Merchants of Siberia complicates and enlivens our evolving picture of commerce and trade in early modern Russia. Noting the links between Russia’s growing involvement with European trading partners and trading activities on Muscovy’s southern and eastern frontiers, Erika Monahan calls for a closer focus on the role of the Russian state and Eurasian merchants as facilitators of east-west and north-south trade. As part of this move, she emphasizes that, from the point of view of both merchants and agents of the Muscovite state, Siberia was far more than just a store of natural resources, highlighting in particular its place as “a node in important trans-Eurasian routes.” This is a productive avenue of exploration. Erika’s work examines western Siberia’s under-appreciated early modern connections with Central Asia. Muscovy was indeed connected to diverse states along its multiple frontiers. Reading about these interactions, but coming at these same issues from the point of view of a historian of the nineteenth century, made me wonder, what standard do we have for calling a particular trade vibrant and a particular route or set of routes important?
Importance seems to be a relative concept. Continental trade to and through Siberia was important – undoubtedly so, I would argue, to the communities that resided there. As for transit trade, it was surely important as well, but the difficulty – not to mention the sheer length – of the routes made long-distance transport daunting and time-consuming under the best circumstances, and of course expensive. The routes between Siberia and east and central Asia all came with a set of challenges and risks. Climatic conditions compelled trade in Siberia to follow a seasonal rhythm – making passage of goods impossible for months at a time. The fact that these trade routes nonetheless persisted seems to point to both the dearth of alternatives and the reality that there were parties who had a vested interest in these routes, whatever the economic calculations.
The continental trade between Russia and China offers a specific example of the ambivalence that Russians had toward long-distance Eurasian trade. The Russian state avidly desired to establish and increase direct trade with China. (Erika even goes so far as to argue that commerce with China – and “the East” more generally – was a chief motivation for the Russians to even be in Siberia.) Yet Russian-Chinese trade was sporadic and tentative until the end of the eighteenth century. It became more stable and increasingly voluminous from the 1790s on, but from the beginning the Russian state was seeking an alternative. This was so perhaps because goods that were transported from China were made substantially more expensive when they arrived in European Russia after the many months of continental transit. It is thus no surprise that the Russians were very eager for the Chinese to open up their ports to Russian ships – which the Chinese refused to do until they were forced to after the first Opium War. In the latter decades of the nineteenth century, as Chinese products increasingly arrived in Russia via Black Sea and Baltic ports (thus bypassing Siberia altogether), Kiakhta shifted from being a funnel of Russian-Chinese trade to a key location for Russia’s more modest and localized trade with the Mongols. Meanwhile, thanks to the maritime routes, Russians could finally get their fill of Chinese tea: tea prices dropped and consumption rose.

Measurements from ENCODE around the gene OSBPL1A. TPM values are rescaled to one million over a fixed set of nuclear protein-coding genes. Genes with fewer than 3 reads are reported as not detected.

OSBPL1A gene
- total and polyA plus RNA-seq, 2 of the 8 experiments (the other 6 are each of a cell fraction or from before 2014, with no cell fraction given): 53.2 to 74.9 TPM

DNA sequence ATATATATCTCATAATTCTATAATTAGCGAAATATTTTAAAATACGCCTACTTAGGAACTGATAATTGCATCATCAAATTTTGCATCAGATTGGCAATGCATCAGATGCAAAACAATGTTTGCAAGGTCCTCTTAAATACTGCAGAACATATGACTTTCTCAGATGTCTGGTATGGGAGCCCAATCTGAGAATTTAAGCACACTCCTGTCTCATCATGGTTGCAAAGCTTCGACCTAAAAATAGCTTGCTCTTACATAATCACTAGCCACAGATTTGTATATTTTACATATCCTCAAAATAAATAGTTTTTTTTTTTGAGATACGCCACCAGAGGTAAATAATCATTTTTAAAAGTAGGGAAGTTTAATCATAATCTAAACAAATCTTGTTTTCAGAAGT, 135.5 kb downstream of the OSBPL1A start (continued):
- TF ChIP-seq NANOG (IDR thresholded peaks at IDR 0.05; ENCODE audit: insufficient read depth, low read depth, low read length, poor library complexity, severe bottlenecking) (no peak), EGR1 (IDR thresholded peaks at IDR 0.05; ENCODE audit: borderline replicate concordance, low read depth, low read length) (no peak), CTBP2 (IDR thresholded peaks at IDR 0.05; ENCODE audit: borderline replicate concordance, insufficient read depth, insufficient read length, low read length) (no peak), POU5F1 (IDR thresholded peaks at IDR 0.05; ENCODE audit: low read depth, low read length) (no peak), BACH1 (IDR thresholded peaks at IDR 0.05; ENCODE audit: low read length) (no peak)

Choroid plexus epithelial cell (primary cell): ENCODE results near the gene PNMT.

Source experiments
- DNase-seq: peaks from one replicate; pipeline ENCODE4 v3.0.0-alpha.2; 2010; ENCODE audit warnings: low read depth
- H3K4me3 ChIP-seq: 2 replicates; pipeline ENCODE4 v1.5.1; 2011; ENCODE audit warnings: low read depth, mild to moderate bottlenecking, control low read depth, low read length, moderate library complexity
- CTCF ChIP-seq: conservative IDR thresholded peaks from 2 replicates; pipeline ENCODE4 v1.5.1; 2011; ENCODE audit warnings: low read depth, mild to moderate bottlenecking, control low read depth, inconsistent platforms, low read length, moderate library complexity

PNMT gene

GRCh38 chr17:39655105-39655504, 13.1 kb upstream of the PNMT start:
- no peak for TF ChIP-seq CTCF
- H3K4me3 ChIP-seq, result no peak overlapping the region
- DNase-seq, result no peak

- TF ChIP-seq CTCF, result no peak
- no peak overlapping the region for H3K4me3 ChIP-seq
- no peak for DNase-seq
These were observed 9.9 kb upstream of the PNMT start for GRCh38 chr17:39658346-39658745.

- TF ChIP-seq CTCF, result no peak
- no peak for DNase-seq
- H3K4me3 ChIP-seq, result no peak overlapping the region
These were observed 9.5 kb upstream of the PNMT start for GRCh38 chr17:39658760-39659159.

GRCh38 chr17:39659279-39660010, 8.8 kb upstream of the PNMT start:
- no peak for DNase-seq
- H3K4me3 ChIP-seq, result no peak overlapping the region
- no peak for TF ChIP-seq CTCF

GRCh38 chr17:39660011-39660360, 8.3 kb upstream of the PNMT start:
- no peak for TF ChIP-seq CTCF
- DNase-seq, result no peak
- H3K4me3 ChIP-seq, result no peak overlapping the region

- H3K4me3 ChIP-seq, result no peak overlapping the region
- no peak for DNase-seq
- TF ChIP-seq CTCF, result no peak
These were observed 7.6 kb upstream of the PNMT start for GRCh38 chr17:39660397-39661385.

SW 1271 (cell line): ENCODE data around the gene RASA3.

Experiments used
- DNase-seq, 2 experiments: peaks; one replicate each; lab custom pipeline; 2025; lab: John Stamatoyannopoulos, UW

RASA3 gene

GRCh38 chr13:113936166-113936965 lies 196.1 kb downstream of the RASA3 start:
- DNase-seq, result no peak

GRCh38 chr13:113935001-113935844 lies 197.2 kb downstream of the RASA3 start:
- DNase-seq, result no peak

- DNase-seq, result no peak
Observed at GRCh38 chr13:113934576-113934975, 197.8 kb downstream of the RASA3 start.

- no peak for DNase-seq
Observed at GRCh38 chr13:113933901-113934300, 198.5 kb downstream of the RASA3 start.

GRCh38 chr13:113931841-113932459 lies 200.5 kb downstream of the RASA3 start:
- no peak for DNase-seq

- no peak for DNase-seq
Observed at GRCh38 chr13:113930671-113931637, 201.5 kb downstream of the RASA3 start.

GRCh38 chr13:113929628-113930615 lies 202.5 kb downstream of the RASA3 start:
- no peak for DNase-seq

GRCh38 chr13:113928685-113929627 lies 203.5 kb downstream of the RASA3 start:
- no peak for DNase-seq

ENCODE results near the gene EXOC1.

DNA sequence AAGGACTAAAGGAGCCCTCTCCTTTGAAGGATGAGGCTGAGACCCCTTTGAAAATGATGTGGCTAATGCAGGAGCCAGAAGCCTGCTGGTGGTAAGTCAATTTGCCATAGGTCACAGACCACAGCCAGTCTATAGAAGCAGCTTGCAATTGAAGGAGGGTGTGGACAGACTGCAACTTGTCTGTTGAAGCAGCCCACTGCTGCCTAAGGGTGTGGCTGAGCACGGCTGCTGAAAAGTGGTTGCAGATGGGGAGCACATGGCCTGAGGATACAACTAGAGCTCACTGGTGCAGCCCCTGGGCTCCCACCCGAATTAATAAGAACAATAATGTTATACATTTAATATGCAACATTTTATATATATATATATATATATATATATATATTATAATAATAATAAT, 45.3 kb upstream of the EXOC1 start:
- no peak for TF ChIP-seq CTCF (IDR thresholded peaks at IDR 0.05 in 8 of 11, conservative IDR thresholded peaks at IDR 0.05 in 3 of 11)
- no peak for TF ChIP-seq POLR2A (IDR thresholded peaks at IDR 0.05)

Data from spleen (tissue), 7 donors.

But despite the reality that official St. Petersburg welcomed the opportunity to shift to maritime connections between European Russia and the Far East on the grounds of economic efficiency, there was also considerable backing for retaining and revitalizing the continental route. The pro-continental trade lobby was led by the Siberian merchants as well as ones from Moscow with a direct investment in the land route. Yet – and this is a telling detail – these self-interested parties were joined by other citizens who argued that the (previously subsidized) continental route facilitated crucial economic development of Siberia and thus was vital for securing this thinly populated region for the Russian Empire. (These concerns were later addressed by the building of the Trans-Siberian Railroad.) In other words, in such a vision the Russian-Chinese trade route through Siberia served the needs of the state – not to mention enrich its coffers through tariffs – by helping to make life on the frontier a bit more bearable. It was, in a sense, a state development project. The higher prices that consumers in Moscow or St. Petersburg paid for Chinese goods helped pay for the maintenance of the Siberian route. All this to say that trade and commerce in Siberia, in early modern as well later periods, was rather complicated business, involving overt and covert interests. Erika’s book gives us an important window to look at some of these, and to reassess Muscovy’s position in the world economy in the process.